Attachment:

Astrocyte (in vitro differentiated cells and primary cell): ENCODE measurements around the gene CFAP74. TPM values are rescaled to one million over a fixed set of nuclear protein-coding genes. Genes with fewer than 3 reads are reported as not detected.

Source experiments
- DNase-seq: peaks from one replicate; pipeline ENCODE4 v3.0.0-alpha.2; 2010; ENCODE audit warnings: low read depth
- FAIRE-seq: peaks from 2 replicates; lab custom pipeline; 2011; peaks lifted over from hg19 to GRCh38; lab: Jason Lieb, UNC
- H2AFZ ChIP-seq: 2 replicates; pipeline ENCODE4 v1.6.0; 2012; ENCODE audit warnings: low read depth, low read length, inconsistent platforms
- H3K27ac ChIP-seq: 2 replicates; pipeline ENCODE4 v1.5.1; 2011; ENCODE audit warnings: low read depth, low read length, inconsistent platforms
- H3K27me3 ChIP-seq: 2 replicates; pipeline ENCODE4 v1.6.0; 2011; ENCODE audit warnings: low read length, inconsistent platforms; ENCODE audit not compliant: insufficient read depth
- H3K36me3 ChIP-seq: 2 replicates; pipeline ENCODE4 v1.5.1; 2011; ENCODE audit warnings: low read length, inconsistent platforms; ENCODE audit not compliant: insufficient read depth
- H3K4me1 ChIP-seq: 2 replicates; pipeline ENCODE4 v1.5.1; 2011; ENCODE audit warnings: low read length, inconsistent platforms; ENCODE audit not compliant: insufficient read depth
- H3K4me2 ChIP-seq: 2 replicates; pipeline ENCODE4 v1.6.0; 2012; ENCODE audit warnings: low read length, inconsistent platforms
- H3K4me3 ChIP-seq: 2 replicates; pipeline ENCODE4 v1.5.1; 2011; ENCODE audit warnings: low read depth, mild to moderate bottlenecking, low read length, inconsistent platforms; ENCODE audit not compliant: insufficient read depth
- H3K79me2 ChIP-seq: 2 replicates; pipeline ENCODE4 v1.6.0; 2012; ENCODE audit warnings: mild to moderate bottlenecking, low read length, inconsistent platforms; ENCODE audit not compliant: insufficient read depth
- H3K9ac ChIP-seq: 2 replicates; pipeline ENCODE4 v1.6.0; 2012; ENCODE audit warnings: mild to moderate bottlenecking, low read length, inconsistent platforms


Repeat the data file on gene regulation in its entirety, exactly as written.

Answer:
Astrocyte (in vitro differentiated cells and primary cell): ENCODE measurements around the gene CFAP74. TPM values are rescaled to one million over a fixed set of nuclear protein-coding genes. Genes with fewer than 3 reads are reported as not detected.

Source experiments
- DNase-seq: peaks from one replicate; pipeline ENCODE4 v3.0.0-alpha.2; 2010; ENCODE audit warnings: low read depth
- FAIRE-seq: peaks from 2 replicates; lab custom pipeline; 2011; peaks lifted over from hg19 to GRCh38; lab: Jason Lieb, UNC
- H2AFZ ChIP-seq: 2 replicates; pipeline ENCODE4 v1.6.0; 2012; ENCODE audit warnings: low read depth, low read length, inconsistent platforms
- H3K27ac ChIP-seq: 2 replicates; pipeline ENCODE4 v1.5.1; 2011; ENCODE audit warnings: low read depth, low read length, inconsistent platforms
- H3K27me3 ChIP-seq: 2 replicates; pipeline ENCODE4 v1.6.0; 2011; ENCODE audit warnings: low read length, inconsistent platforms; ENCODE audit not compliant: insufficient read depth
- H3K36me3 ChIP-seq: 2 replicates; pipeline ENCODE4 v1.5.1; 2011; ENCODE audit warnings: low read length, inconsistent platforms; ENCODE audit not compliant: insufficient read depth
- H3K4me1 ChIP-seq: 2 replicates; pipeline ENCODE4 v1.5.1; 2011; ENCODE audit warnings: low read length, inconsistent platforms; ENCODE audit not compliant: insufficient read depth
- H3K4me2 ChIP-seq: 2 replicates; pipeline ENCODE4 v1.6.0; 2012; ENCODE audit warnings: low read length, inconsistent platforms
- H3K4me3 ChIP-seq: 2 replicates; pipeline ENCODE4 v1.5.1; 2011; ENCODE audit warnings: low read depth, mild to moderate bottlenecking, low read length, inconsistent platforms; ENCODE audit not compliant: insufficient read depth
- H3K79me2 ChIP-seq: 2 replicates; pipeline ENCODE4 v1.6.0; 2012; ENCODE audit warnings: mild to moderate bottlenecking, low read length, inconsistent platforms; ENCODE audit not compliant: insufficient read depth
- H3K9ac ChIP-seq: 2 replicates; pipeline ENCODE4 v1.6.0; 2012; ENCODE audit warnings: mild to moderate bottlenecking, low read length, inconsistent platforms